The issue of Health Equity is both massive in scope and complex when considering a pathway toward its attainment.   And while there are a significant number of health issues that should be addressed by this community, this document will identify those health issues in our community that require immediate consideration.  One thing is without question; the data and research evidence are clear that racism is a systemic and ongoing public health crisis with serious consequences for the health of Black Ohioans. It is also clear that racism has a profound and pervasive impact across all the factors that shape our health. This includes our healthcare delivery systems, education, housing, food, economic, environmental, criminal justice and political systems, among others.[5]

 Health disparities on the other hand, are the health-related outcomes present in marginalized communities, which are directly attributable to the systematic and unjust distribution of those critical resources mentioned above.  Equally important is the somewhat derivative definition of Inclusion Health.  This term  is used to define a number of groups of people who are not usually well provided for by healthcare systems, have poorer, access to healthcare , experiences and health outcomes than even the most vulnerable of our population.[6] This definition covers people who are homeless, vulnerable migrants (refugees, those undocumented, asylum seekers) and sex workers to name a few. The conceptual differences between these terms are subtle but significant. It is important however, that they and their differences be understood as each is important in this discussion.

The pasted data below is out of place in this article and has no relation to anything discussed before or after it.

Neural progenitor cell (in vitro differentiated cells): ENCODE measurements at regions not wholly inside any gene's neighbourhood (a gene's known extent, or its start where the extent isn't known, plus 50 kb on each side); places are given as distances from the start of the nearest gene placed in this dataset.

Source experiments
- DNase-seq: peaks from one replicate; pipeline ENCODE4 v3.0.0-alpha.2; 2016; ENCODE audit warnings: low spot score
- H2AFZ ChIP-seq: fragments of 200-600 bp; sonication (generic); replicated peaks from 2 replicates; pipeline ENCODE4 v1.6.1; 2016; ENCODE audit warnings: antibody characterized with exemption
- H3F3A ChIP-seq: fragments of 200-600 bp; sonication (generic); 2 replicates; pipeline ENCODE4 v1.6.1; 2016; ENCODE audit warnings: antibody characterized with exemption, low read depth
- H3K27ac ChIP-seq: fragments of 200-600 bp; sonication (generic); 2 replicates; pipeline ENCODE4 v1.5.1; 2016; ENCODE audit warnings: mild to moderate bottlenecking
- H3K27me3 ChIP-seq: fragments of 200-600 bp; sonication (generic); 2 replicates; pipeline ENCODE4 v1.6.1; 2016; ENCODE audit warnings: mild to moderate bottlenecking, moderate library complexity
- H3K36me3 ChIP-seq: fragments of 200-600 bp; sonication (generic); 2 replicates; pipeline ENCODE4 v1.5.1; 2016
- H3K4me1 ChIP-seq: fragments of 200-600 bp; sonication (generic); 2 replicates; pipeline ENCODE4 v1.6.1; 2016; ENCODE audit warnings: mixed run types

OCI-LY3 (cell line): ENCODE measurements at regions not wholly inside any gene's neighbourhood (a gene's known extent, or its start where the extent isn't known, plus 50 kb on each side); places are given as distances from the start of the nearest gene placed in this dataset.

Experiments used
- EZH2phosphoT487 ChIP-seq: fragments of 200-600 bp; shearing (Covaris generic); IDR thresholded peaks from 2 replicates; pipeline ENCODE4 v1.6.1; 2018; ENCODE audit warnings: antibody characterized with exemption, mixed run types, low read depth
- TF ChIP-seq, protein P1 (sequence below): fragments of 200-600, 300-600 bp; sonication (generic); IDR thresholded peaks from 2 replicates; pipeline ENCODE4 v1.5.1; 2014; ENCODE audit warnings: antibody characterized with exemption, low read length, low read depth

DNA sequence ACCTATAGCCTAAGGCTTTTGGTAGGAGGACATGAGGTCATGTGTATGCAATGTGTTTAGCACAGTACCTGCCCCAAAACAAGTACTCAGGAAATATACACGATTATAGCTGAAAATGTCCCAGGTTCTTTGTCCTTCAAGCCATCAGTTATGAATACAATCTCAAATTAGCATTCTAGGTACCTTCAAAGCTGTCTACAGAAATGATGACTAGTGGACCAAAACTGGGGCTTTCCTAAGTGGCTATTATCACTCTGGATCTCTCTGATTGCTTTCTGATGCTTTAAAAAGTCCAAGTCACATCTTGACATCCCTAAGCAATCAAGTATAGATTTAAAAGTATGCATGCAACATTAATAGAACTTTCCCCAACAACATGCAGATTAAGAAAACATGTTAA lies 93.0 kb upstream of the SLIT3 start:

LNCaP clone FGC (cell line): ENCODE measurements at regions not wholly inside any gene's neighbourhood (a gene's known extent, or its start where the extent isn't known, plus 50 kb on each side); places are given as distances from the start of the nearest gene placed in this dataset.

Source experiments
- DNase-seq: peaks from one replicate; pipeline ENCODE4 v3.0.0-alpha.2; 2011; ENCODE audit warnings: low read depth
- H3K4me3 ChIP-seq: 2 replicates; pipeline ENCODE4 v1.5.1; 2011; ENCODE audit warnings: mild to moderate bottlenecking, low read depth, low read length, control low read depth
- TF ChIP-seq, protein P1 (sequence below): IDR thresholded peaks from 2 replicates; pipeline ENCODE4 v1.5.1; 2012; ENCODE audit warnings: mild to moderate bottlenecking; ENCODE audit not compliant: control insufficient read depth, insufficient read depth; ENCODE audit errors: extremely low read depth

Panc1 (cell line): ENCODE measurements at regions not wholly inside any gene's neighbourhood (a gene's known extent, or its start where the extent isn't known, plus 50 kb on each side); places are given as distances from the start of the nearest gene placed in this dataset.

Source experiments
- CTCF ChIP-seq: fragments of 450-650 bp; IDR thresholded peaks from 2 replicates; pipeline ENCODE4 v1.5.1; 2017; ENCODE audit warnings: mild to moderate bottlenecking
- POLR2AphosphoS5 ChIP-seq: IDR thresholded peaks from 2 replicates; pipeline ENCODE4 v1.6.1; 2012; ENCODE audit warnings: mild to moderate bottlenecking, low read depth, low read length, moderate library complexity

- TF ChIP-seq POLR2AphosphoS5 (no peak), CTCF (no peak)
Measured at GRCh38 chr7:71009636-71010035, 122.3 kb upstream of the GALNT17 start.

The Cumulative Impact of Healthcare Inequity

Racism and the inequities it creates are well documented as drivers of health disparities and overall poor health in the Black community. While these are avoidable differences in health outcomes among groups, the ongoing trauma of systemic or institutional racism, results in an unequal allocation of social resources that shape health status.  Resulting imbalances can be seen in conditions that shape and define Social Determinants of Health. [7]  But beyond these things, evidence suggests that the stress of the experience of racism may have its own physical impact. “It’s about access and unequal treatment, but it’s also about much more than that’ states April Thames, PhD, Associate Professor of Psychology and Director of the Social Neuroscience in Health Psychology lab at the University of Southern California.

 The fact that individuals live with these stressors their entire lives produces adverse health consequences. Discrimination has a directly toxic impact on health in general and neurologic health in particular. Several studies have shown clear biological links for poor health outcomes associated with racism, even after controlling for other factors that might serve as a proxy, such as access to care. In fact, the persistent stress of these environmental influencers causes changes to the neurological, endocrine and immune systems. These changes contribute to a great number of health maladies including high rates of infant mortality and co-morbidities such as hypertension and heart disease. Comorbidities render Black people more vulnerable to illnesses like COVID-19, shortens lifespans and increases medical complications and death from otherwise survivable diseases.